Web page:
mac 1:40 PM  

Nice but pretty horrific Tuesday puzzle. Apparently there is a new, huge tome of a biography on Vincent van Gogh out which shows him but especially Gaugain in a very bad light.

Easy to me, only hesitation was at 50A, where I had a V with nothing else on that line; thought it might be Vermeer.
Only write-over was at Ueber/Uber. Wrote that E automatically.

Flossy is new to me, but I know Fra (hazelnut) Angelico, so Blowsy wouldn't work. That's such a funny word.

@chefwen: don't feel bad, right after the game the Packer fans were yelling: "Go Niners"!

Go Giants!

captcha: Soest, town in Holland about an hour and a half North of Vincent's birthplace.

Old Prude 1:58 PM  

@Mike T - Now, that was truly tasteless!

Ulrich 2:06 PM  

@jackj: I respectfully disagree. The puzzle does not degrade VvG the person, who has been dead for a while and couldn't care less about a xword puzzle in the NYT on Jan 17, 2012. What I find so brilliant about the puzzle is that it pokes fun at the myth that has developed around him--by people who consider him one of the greatest artists who ever lived, by students who pin his "Starry Night" up in their dorm room, and by the general trivialization that comes with such overexposure, at the end of which we are left with a pop figure with one ear missing. THAT's what the puzzle makes fun of IMO, and that's why I, too, find it adorable.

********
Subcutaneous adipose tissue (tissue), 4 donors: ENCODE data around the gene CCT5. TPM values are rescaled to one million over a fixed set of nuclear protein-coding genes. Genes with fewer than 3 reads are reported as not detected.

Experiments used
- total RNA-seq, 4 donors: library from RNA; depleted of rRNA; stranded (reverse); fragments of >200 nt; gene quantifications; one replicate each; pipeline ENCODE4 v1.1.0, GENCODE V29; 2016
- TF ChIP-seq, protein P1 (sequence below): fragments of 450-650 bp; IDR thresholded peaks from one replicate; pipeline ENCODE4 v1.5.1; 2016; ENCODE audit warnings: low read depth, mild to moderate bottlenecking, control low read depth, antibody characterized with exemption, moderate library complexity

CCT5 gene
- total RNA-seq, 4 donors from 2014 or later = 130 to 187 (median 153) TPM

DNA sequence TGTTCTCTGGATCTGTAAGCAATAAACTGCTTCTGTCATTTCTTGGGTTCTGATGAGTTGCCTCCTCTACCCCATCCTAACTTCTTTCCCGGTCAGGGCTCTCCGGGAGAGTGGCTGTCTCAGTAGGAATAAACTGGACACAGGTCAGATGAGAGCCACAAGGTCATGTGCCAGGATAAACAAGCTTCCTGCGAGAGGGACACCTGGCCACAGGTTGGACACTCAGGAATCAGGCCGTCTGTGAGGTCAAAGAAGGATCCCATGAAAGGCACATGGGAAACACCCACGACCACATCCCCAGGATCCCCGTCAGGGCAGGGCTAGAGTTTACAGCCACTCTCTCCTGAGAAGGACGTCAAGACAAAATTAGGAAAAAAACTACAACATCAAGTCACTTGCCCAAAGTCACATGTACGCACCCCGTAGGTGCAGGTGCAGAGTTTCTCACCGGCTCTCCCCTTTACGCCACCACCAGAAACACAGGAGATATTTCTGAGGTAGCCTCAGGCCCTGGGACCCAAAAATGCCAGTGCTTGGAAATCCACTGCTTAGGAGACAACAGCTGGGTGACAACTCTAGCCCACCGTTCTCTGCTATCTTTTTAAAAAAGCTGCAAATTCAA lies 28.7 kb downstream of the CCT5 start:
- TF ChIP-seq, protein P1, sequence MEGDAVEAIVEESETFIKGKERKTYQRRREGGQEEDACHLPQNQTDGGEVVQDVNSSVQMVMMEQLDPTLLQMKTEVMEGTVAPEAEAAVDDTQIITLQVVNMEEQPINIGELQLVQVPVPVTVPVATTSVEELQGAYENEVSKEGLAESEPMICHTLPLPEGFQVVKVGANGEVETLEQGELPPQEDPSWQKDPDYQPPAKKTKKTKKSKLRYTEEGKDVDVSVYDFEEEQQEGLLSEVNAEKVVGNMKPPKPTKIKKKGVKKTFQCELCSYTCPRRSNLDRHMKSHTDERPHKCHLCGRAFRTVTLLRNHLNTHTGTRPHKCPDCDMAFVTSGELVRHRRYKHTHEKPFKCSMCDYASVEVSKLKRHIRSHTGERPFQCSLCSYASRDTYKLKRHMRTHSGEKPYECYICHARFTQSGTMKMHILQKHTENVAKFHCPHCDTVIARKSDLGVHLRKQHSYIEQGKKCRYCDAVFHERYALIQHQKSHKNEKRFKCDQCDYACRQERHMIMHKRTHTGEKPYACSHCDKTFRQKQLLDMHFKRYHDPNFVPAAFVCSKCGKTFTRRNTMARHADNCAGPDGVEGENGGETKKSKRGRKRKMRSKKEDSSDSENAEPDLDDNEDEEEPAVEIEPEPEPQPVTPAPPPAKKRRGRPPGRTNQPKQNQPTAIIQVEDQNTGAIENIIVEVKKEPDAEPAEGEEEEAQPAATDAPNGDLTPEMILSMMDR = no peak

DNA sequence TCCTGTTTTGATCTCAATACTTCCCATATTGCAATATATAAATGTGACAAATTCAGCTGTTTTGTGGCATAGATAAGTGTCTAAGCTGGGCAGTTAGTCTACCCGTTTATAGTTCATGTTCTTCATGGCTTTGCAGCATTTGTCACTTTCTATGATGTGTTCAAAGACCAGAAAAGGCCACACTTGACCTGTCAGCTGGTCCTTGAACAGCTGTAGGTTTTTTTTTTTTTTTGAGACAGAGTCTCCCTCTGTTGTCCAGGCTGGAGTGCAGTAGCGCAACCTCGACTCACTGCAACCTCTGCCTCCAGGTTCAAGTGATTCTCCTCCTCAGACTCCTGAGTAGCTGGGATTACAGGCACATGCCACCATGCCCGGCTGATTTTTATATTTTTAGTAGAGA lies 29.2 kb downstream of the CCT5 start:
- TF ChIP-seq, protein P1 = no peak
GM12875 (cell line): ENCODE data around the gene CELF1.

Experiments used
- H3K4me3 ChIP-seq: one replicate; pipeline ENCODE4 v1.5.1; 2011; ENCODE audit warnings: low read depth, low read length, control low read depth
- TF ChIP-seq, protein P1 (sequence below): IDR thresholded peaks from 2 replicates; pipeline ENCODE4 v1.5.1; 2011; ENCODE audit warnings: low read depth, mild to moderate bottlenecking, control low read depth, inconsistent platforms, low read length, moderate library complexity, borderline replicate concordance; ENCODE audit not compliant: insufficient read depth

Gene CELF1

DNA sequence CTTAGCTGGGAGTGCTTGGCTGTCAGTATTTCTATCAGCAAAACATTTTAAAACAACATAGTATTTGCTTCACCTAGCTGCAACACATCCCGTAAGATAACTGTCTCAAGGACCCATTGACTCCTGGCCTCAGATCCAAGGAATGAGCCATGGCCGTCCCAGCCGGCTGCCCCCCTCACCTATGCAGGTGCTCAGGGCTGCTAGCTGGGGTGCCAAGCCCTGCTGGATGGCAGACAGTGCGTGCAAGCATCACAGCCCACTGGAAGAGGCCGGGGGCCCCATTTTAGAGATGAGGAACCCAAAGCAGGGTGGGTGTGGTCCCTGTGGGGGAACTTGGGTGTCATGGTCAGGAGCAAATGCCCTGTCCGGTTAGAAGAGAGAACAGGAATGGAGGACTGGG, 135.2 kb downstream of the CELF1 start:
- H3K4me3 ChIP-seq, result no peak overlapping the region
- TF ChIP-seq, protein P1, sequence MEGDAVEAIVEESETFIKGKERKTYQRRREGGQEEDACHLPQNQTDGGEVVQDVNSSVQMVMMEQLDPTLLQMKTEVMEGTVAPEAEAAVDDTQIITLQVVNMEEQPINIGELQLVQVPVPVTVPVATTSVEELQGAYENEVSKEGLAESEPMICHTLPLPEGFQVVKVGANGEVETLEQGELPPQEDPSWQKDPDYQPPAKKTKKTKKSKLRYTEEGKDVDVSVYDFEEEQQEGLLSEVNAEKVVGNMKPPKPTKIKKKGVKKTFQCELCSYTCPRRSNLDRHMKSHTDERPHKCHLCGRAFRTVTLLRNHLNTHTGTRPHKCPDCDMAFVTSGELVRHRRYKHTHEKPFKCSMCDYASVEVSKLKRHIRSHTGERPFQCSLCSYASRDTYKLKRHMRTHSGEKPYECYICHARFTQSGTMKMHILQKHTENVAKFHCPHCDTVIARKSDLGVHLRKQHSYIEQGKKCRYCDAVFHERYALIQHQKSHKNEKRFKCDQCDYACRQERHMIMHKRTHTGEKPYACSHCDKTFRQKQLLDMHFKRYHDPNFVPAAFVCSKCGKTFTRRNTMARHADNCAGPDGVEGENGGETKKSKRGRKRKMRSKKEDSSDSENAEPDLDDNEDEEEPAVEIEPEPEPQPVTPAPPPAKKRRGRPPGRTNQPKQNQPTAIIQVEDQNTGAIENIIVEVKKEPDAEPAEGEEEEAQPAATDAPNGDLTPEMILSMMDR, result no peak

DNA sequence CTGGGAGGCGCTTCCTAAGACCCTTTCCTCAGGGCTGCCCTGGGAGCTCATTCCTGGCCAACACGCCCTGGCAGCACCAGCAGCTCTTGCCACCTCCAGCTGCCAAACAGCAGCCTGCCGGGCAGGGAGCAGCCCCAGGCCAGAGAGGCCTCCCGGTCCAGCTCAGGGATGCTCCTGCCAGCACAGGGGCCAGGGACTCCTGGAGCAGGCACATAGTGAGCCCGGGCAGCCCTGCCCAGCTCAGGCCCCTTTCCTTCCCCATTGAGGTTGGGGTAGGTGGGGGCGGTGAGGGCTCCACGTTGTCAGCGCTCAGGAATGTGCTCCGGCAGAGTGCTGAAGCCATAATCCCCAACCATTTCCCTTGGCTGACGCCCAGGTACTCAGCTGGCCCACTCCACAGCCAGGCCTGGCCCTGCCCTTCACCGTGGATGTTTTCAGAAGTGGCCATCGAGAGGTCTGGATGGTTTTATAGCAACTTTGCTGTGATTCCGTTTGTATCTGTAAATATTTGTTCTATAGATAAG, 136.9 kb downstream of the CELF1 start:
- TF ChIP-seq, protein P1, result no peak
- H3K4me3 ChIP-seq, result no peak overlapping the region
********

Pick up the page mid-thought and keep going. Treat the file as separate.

I saw the face sans one ear right away and was anxious to find out where the other ear went--my guffaw when I saw it was worth a whole week of puzzles.

BTW I do not find VvG one of the greatest artists who ever lived (although he was pretty good), but that's not the point here.

Mike T 2:15 PM  

@Old Prude - No it wasn't. In fact it was reminiscent of chicken!

Tobias Duncan 2:35 PM  

I have a bad cold.
During my second shower today(really helps the congestion) I was thinking about the puzzle and the word obtrude popped into my head.How the hell did I convince myself last night that I did not know that word? Somehow in my brain it was mixed up with abstruse. I even spelled it obstrude the first time I tried posting last night but the spell checker flagged it.

Ahh the joys of dyslexia...

Lewis 3:09 PM  

Evil and 7thcow and loren -- excellent points made

@r.alph -- jax lent you her ear? Oh was this her representation in the puzzle?

@wade -- great post!

@robc -- made me smile

This was a solid Tuesday puzzle. One reason I love this blog because it helps me keep perspective; I am always surprised by the things people know off the top of their head that are totally unfamiliar to me, and the things I think everyone knows that people say stumped them.

sanfranman59 3:36 PM  

Midday report of relative difficulty (see my 8/1/2009 post for an explanation of my method):

All solvers (median solve time, average for day of week, ratio, percentile, rating)

Tue 8:47, 8:52, 0.99, 56%, Medium